Amazon will also seek approval on Friday from workers councils, which represent around 10,000 employees, to keep its six mammoth French warehouses shut until May 13, as it consults with them on steps to further enhance safety measures against the virus.
“We are working hard to resume business as usual for our French customers, our French employees and our French sellers,” Amazon said in a statement.
Amazon’s warehouses in France have been shut for nearly a month after a court sided in mid-April with French unions that had sued the company, accusing it of inadequately protecting workers from the threat of the virus and failing to consult with the unions on the measures, as required by law. The court ruled that Amazon must restrict deliveries to only food, hygiene and medical products until it addressed the issue, or face millions of euros in potential fines.
Rather than risk the penalty, Amazon put its work force on paid furlough, but it is continuing to deliver items to France from its centers in Belgium, German and Spain. The company lashed out at the unions for bringing the lawsuit, which was upheld by the Versailles Court of Appeals last week. Amazon insists that it has maintained rigorous health safety at its French sites, and has accused unions of seeking to further their own interests amid the health crisis.
For Uber and Lyft, the pandemic hits hard.
Uber and Lyft said in earnings reports this week that demand for their ride services had plummeted in the wake of the coronavirus pandemic. Both companies said usage sank as much as 75 percent in late March, when consumers in the United States stopped traveling and began staying at home under shelter-in-place orders.
On Thursday, Uber said revenue in the first quarter grew 14 percent compared with the same quarter last year but its losses ballooned 190 percent, largely driven by a $2.1 billion loss caused by its investments in international ride-hailing businesses like Grab and Didi that are also experiencing low demand because of the virus.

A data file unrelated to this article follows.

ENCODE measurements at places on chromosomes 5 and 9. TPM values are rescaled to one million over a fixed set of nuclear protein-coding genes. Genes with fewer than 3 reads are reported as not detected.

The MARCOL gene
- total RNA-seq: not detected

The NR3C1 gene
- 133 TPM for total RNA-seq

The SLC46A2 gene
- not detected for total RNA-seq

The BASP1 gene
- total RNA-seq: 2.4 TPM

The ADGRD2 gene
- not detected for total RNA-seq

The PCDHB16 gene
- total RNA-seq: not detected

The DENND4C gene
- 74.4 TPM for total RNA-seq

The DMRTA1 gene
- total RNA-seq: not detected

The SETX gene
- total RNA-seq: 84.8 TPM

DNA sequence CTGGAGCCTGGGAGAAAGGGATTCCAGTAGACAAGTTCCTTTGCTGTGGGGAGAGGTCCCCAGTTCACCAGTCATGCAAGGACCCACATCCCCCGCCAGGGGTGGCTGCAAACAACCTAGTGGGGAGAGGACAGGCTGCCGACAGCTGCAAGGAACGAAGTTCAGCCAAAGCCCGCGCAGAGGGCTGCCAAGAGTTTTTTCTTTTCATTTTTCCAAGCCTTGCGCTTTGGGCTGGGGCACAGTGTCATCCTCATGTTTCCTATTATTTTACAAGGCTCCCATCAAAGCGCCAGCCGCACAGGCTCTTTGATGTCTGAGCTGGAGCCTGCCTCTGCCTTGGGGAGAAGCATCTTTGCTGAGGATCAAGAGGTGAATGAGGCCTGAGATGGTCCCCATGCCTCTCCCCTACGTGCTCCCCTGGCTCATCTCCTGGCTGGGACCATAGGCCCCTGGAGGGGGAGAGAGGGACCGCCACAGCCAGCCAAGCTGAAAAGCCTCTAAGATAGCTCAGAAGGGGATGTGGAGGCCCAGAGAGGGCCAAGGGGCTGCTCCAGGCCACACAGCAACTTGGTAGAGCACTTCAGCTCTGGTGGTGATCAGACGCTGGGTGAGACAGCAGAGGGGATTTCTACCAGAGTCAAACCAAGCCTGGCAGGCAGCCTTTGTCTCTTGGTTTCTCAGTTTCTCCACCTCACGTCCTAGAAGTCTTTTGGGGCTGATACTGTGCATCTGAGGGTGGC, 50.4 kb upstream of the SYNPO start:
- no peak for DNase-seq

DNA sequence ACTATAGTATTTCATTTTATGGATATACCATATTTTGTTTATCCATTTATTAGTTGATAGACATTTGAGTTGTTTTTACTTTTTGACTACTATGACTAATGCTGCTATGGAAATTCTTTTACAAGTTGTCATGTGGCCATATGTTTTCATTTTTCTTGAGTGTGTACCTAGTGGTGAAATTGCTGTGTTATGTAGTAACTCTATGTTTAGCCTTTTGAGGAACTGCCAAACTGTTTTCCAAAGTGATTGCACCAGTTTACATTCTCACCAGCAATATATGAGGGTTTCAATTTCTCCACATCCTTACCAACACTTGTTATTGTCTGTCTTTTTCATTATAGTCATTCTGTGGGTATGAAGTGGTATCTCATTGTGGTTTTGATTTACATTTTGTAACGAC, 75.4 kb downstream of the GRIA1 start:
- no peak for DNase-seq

Financial analysts expect some recovery in the current quarter, as riders slowly return to Uber and Lyft, but the impact could continue for years. Daniel Ives, managing director of equity research at Wedbush Securities, estimates that 30 percent of gig economy revenue could disappear over the next one to two years.
“Based on our analysis of the gig economy and the overall pie of consumers, unfortunately there’s a slice that — until there’s a vaccine — will not get in a ride-sharing vehicle,” Mr. Ives said.
Still, investors see some promising signs as Uber and Lyft cut costs, and the companies’ stocks have risen as a result. Both laid off employees while executives took pay cuts. Uber offloaded its unprofitable bike and scooter rental service and shut down food delivery in certain countries where it was burning cash.
Neiman Marcus files for bankruptcy protection.
At the end of March, the coronavirus crisis temporarily forced the closure of all 43 Neiman Marcus stores, as well as its two Bergdorf Goodman stores and Last Call outlets, all but stopping sales and crushing revenue.
That may have been the immediate cause of Neiman’s filing, but its problems had been building for years. The company took on an untenable amount of debt as part of two leveraged buyouts by private and equity firms, and Neiman’s did not respond quickly enough to changes in shopping habits. Together, those developments left the group in a precarious position even before the virus hit.